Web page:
• The 29-mile continuous walking route is the fourth section to open in Kent, bringing the total length in the county to 173 miles.
  • The north Kent coast has one of the richest habitats in the UK; salt marshes and muddy plains, where huge colonies of wintering birds live.
  • This new section will form part of the 2,700-mile English Coastal Path, which will be the longest guided coastal footpath in the world.

Another new footpath will open for residents and visitors to North Kent this autumn. The newest section of England’s Coast Path will help connect people with nature and provide a range of opportunities for health and wellbeing. And since it’s half term, many can take the opportunity to enjoy a new path this week.

This easy-to-follow walking route follows the north Kent coast through spectacular scenery. From salt marshes and mud flats full of birds, to sea forts and historic towns with their maritime heritage, Natural England discovers today.

This route will eventually help connect the entire coastline of the country into 1 long National Trail. The walk takes people through some of England’s finest scenery. As well as the many coastal towns, cities and ports that have shaped this island nation.

It is exciting that, for the first time in the history of public access, legal rights of public access will be established on typical coastal lands, including beaches, dunes and cliffs. This allows pedestrians to access places they have never been before.

Jim Seymour, Area Manager for Natural England, said:

This new trail has spectacular scenery and reflects how important the north Kent coast has been over the centuries with many places of interest and history.

At a time when the benefits of connecting with nature are more evident than ever, it’s great that we’re opening up this 29-mile walking route on the north Kent coast for people to enjoy.

Promoting the coast of England across the country should also benefit the local economy. It will achieve this by guiding pedestrians past the many local businesses along this route to shop, eat and stop.

This new section begins in Whitstable, a popular seaside town famous for its oysters since Roman times. Walking from Whitstable Harbor you will see fishing boats and stalls as you walk west along the promenade and quiet roads to Sisalter. Along the way you pass Whitstable’s old fisherman’s huts, a mix of houses and modern beach huts overlooking the wide shingle beach.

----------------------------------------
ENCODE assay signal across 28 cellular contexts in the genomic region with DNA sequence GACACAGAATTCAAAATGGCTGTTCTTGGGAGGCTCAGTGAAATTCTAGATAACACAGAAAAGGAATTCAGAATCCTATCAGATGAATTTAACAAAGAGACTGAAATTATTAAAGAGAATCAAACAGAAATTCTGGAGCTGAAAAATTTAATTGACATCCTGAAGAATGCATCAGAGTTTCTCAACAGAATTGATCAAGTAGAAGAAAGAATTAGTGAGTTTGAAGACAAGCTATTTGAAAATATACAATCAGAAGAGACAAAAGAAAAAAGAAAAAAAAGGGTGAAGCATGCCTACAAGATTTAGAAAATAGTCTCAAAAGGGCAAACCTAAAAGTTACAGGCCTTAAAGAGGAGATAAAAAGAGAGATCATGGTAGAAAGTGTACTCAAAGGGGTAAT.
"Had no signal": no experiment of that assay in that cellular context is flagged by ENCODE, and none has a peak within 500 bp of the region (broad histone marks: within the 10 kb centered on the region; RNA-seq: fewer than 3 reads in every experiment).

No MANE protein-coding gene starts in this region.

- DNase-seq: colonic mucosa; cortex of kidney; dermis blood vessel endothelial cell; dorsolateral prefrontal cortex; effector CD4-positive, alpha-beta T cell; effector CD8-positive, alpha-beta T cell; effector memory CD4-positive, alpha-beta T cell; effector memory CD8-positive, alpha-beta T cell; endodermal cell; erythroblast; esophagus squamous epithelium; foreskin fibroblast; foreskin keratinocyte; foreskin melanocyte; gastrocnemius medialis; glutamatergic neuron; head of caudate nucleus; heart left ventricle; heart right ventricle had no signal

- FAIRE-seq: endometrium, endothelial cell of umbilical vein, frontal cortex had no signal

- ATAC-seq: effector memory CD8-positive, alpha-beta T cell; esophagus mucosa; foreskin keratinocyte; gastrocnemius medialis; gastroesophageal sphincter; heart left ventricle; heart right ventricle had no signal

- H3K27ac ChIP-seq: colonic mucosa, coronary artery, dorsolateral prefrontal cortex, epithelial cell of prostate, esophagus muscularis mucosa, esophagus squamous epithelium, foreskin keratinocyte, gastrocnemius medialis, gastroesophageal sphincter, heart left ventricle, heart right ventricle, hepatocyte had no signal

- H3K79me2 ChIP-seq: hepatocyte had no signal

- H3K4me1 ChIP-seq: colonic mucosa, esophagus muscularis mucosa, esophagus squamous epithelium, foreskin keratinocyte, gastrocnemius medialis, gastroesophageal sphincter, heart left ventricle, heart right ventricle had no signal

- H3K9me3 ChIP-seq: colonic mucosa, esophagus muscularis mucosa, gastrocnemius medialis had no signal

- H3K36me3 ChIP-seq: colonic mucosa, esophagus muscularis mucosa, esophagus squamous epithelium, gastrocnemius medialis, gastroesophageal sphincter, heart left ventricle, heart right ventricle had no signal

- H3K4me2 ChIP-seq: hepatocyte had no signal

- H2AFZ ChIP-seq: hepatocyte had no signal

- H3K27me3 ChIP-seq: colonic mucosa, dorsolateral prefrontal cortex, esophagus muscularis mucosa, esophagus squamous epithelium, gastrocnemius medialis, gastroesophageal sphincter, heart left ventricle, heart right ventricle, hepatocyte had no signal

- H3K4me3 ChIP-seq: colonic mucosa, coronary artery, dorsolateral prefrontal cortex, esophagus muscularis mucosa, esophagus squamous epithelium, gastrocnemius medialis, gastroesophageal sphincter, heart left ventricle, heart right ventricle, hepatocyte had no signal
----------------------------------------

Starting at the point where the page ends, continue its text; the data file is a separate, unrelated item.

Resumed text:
Whitstable Harbor is the starting point

At Seasalter you have a good view of the Isle of Sheppey to the north, which is in the Thames Estuary just off the Kent coast. As you continue your walk you enter the Swale, a strip of tidal waters between the Isle of Sheppey and the Kent mainland. Where pebbly beaches begin to give way to salt marshes and muddy flatlands. The Swale Estuary is teeming with wildlife and thousands of wintering birds swarm here during the winter months. Such as the dark-bellied Brent and terns, oystercatchers, curlews and ringed plovers.

Heading inland along Fairsham Brook, approximately 3 miles, you will arrive at the historic town of Fairsham. It is the oldest market town in Kent with hundreds of monuments and maritime history. The path takes you through the shipyards, past the Standard Quay, filled with historic barges and a variety of shops, before crossing the creek on a swing bridge.

Strolling along the seawalls between Faversham and Oare, you can spot sailing barges and boats plying the narrow creeks and the distant Swale estuary. These settlements have a long history of boat building and this tradition is reflected in the 17th century Shipwright’s Arms, a pub located on the seafront.

Heading north from Oare, you pass through the Oare Marshes Nature Reserve, which is owned by the Kent Wildlife Trust. From the sea wall you can see grazing marshes with freshwater dams, open water bodies, reed beds and salt flats – another haven for wildlife. The area has a long history as part of the gunpowder industry, and you can see signs of this in the remains of buildings and boats.

The image shows a man walking towards the camera on a village bridge to the left of the shot.  On the right, you can see the boat under repair